Radiotherapy and chemotherapy are two well-known forms of cancer treatment. But what is immunotherapy?
Immunotherapy was in the news earlier this year when it was revealed Hawthorn Football Club player Jarryd Roughhead was to undergo this course of treatment for his melanoma.
As Cancer Council CEO Professor Sanchia Aranda explained at the time, immunotherapy is a relatively new treatment which has been developed for decades by both Australian and international experts. But only recently has it come into common usage.
"Generally immunotherapy is the use of medicines in a way that stimulates your own immune system to recognise and destroy cancer cells," Professor Aranda explained.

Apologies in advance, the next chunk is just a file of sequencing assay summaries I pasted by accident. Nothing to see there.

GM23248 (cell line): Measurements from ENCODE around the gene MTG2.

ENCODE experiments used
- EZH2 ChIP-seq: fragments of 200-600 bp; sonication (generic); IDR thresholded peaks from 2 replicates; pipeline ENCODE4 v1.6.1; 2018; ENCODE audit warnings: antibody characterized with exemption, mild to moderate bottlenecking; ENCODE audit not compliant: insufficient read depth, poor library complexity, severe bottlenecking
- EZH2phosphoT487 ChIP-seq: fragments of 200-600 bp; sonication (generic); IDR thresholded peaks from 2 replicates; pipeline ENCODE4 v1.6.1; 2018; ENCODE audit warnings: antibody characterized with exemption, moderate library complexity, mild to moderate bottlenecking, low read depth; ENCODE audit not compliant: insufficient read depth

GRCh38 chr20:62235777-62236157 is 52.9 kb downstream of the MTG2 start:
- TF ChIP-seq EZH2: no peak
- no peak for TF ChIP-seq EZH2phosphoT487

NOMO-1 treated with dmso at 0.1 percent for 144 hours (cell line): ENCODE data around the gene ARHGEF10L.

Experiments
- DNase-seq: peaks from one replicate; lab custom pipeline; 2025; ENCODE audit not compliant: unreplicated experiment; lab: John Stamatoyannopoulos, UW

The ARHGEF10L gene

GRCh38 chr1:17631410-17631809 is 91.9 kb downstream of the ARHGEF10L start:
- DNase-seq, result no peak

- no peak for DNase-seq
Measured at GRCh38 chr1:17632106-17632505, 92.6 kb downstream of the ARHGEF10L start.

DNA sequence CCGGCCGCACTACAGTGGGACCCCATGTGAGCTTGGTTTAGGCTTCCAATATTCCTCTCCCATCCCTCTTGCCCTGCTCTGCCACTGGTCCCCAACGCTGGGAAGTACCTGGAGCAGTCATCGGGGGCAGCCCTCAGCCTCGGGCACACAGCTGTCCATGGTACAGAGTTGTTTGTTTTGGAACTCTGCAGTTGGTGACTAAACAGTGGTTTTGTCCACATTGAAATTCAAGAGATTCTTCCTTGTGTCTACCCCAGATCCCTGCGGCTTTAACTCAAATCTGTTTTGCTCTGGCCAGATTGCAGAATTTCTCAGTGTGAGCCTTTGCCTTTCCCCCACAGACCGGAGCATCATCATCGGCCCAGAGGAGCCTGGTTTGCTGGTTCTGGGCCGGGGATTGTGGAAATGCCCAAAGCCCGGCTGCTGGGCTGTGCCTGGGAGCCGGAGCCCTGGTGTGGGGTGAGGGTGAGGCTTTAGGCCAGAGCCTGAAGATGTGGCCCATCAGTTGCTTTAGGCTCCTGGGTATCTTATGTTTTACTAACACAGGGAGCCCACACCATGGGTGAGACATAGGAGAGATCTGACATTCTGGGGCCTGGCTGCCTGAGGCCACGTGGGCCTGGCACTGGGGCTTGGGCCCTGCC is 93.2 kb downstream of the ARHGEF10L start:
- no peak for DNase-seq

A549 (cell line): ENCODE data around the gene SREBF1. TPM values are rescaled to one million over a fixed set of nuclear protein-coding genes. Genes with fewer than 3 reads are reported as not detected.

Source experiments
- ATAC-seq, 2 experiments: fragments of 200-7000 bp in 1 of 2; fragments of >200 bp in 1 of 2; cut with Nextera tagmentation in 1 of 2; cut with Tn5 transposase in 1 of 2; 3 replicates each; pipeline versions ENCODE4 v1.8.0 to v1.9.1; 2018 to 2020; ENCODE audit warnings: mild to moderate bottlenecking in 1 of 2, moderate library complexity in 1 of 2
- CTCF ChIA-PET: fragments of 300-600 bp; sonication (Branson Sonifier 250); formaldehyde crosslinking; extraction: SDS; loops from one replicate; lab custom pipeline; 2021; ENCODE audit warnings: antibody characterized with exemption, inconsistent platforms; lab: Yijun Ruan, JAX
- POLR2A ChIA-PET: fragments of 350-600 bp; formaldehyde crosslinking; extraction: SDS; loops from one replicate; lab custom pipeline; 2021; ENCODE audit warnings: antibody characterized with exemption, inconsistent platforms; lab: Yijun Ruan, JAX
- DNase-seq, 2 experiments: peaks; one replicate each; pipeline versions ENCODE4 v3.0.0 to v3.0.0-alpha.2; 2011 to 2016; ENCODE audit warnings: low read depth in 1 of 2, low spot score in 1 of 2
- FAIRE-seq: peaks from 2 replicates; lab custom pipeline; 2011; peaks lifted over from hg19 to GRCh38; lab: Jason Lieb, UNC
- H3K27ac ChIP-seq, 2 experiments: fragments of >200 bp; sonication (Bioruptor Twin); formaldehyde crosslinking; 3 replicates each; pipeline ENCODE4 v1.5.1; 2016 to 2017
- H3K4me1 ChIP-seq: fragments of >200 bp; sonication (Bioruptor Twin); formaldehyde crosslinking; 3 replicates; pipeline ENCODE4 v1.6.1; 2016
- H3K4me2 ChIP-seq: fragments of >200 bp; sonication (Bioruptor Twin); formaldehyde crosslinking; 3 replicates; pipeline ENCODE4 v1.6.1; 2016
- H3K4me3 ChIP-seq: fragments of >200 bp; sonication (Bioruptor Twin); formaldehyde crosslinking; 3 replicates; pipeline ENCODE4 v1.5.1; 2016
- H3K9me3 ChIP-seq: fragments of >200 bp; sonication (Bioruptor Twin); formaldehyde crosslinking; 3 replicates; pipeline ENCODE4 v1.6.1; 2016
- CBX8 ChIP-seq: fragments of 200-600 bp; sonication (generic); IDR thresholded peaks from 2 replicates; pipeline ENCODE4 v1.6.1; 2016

"Your immune system is killing off cells all the time that have the potential to become cancer. The immunotherapy drugs [of which there are two classes] basically boost the immune response.
"They cause immune cells or T-cells -- which are a particular a particular type of white blood cells -- to attack the melanoma (or cancer) cells. They recognise a particular protein expressed by the cancer cell, and they attach to that and then basically gobble the cancer cells up."
On Monday October 10, Professor Michael Millward will address a number of common questions regarding immunotherapy such as:
What is immunotherapy?
What does it involve?
How does it work?
What are the limitations?
What is the evidence?
Will it work for me? how do we know?
What are the future prospects?
The lecture is free, and all are welcome!
Where: State Library Theatre, Alexander Library Building, Francis Street, Perth.
When: Monday, October 10, 12:30pm - 1:30pm
Find out more about our Cancer Update Series here.
If you're interested in reading more about the different types of treatment for cancer, see our 'Understanding Treatment' booklets, here.